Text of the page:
Watching my beloved struggle just to get around on his knee scooter has made me painfully aware that we are aging. It’s a topic I successfully avoid considering most of the time. But here it is, sitting down at the table w/ me for meals. I probably should pay attention to what it has to say.
One of the best things about being a writer — especially a poet — is that I think metaphorically. This means (as my beloved will attest) that sometimes my analogies are… well, off the wall. At least to others. And sometimes I realise things new & fresh that other folks got years ago.
Like the recent clip on the spiralling solar system. I was mesmerised, to see the sun pulling that beautiful chain of planets in its wake, into the darkness of the galaxy. WOW! Until my husband said, well, yeah. That’s how it works. HELLO! Did I not just say I JUST GOT IT? Sigh…
The point to this is that I’m reframing aging. It’s hard for any of us to look in the mirror, and not see who we think we still are. It feels like… well, un petit morte, a small death. Not fun, in other words.
Instead? I’m thinking… autumn. Possibly my favourite season, as the sun drops on the horizon, flooding the sky w/ that honey light. And the trees, their leaves aging, put on this incredible art show. Scarlet, incandescent chartreuse, vivid saffron and even purple. That’s what I’m thinking. I’m heading in to autumn, and that’s somehow more okay.
With the help of gadgets to play with (technology!), and my own nature (metaphor lover & poet), and some creative positivity, I can make this new journey. And even get healthier as I go. That’s pretty cool beginner’s heart, I figure.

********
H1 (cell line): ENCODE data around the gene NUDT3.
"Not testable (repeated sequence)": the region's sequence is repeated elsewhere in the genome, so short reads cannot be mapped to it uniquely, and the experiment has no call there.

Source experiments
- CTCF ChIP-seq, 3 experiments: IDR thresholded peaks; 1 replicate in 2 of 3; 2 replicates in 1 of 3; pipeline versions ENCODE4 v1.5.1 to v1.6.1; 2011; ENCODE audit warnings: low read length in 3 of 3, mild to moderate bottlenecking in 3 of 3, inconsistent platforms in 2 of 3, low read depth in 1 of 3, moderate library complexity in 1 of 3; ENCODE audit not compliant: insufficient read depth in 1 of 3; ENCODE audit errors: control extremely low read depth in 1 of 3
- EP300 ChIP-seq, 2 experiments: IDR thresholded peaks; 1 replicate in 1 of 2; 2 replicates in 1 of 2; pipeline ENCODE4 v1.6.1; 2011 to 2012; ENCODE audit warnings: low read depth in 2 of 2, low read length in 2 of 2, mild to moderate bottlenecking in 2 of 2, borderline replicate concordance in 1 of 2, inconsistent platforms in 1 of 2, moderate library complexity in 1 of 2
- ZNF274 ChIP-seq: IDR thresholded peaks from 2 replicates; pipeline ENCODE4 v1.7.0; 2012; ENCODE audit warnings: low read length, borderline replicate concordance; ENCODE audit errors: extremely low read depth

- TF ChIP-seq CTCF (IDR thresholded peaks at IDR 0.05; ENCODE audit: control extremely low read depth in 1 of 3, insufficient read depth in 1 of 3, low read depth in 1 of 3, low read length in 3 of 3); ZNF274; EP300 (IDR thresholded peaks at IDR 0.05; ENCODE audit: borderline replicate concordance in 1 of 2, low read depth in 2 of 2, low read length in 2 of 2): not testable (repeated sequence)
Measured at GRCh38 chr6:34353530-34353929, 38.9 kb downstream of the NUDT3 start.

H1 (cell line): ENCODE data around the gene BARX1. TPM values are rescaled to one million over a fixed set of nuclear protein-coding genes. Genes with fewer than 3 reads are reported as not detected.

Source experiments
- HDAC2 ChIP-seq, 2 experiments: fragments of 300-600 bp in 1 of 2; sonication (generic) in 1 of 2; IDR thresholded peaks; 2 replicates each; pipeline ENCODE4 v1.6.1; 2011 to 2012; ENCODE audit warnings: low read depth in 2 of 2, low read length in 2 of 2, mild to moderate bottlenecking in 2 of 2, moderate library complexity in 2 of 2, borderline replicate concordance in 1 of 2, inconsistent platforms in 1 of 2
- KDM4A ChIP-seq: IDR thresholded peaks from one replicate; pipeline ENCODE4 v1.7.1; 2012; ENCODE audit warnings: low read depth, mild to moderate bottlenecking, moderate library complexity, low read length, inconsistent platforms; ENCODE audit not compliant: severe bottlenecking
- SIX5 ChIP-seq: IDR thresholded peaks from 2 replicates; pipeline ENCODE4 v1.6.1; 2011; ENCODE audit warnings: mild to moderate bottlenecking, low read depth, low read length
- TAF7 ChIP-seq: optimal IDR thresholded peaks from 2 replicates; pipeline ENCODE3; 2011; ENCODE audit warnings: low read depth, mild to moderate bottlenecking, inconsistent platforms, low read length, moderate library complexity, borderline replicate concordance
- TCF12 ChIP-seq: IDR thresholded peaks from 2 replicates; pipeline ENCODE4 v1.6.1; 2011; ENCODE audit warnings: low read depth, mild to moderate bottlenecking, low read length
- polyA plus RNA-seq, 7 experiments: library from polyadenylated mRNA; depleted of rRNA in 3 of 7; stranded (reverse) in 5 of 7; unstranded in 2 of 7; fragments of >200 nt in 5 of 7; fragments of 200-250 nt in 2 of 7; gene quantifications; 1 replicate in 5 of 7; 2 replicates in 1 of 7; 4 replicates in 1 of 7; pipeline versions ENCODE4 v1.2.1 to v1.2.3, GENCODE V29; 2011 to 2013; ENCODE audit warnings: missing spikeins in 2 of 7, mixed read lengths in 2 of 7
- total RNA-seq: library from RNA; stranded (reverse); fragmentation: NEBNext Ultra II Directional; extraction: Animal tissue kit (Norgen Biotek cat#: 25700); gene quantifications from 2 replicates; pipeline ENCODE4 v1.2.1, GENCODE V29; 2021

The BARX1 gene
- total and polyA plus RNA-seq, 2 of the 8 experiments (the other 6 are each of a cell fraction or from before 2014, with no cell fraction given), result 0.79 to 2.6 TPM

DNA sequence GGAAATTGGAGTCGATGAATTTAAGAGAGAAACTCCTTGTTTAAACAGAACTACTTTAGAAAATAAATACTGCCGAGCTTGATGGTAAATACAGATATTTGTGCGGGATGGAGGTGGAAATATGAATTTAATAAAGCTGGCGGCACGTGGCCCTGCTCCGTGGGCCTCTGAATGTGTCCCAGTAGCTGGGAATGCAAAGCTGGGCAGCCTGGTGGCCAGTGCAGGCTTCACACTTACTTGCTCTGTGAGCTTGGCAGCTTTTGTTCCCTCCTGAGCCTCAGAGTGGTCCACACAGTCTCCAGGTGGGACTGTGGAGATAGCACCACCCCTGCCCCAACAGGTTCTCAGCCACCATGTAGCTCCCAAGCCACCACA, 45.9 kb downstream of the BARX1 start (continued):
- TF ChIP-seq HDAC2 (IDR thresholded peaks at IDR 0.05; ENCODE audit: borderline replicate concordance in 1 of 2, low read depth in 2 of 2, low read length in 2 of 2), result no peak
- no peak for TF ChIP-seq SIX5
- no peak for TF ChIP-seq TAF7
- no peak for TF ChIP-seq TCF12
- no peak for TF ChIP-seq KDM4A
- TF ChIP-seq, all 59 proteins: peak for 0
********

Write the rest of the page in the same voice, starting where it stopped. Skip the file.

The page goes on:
We’re big on adventures in my family. My beloved enlisted in the Marines during Việt Nam because he wanted to see what it was like. (My mother-in-law — loopy about many things — STILL goes ballistic if you mention this.)
We left for Algiers a week after marrying. Went to Saudi Arabia when my elder son was 7 months old. And my own mother followed my peripatetic father to the Philippines, to Việt Nam, to Thailand. That’s just what we do — travel.
So it came as no surprise when my younger son told us he’d decided to take time from work — a work sabbatical, of sorts, although he will work remote part-time — to travel. All of this makes his departure today no easier.
Part of being a mother is love. But love is kind of like fire: it can burn even as it warms you. And motherlove — that subject of lullaby and art — is a blaze of a fire. I’d like to pretend that I have my motherlove under control, managed, as it were. But I really don’t.
I love my sons, and my DIL, and the nieces & nephews that feel half my own, fiercely. Also tenderly, and w/ a sense of humour, quite often. But not when my beloved younger son is going on a trip where I won’t see him for months. Maybe even a year or more…
We’re also not the family who doesn’t see each other. Holidays — at least Yule, as my younger son would call it — are spent together. By choice, not fiat. 🙂 I am fortunate to be part of a family that likes each other.
Luckily, both my sons are well aware of my besottedness. Noah – -the younger, heading off to Sweden & Goa & Thailand, oh my! — test ran our Skype connection yesterday — He was wearing this same Tshirt (see? who but a mom would even NOTICE??).
My elder son, Nathan, tries hard, too, to find time in a schedule that’s as crazy as his father’s was. As crazy as mine was during grad school. But he still makes time. Time to FaceTime me w/ my adorable grandson. Time to remind me we’re trying to meditate parallel, if not actually together.
It’s just not the same as living within hollering distance (I love that old Southernism!). But when your own life is full of adventures still happening (Yellowstone!), you have to anticipate that the once-ducklings will follow their own compasses. To the west coast, to the east coast. To Sweden & Goa and parts unknown.
And that’s GREAT. But it’s a long way home. Which is the burn part of that fire…..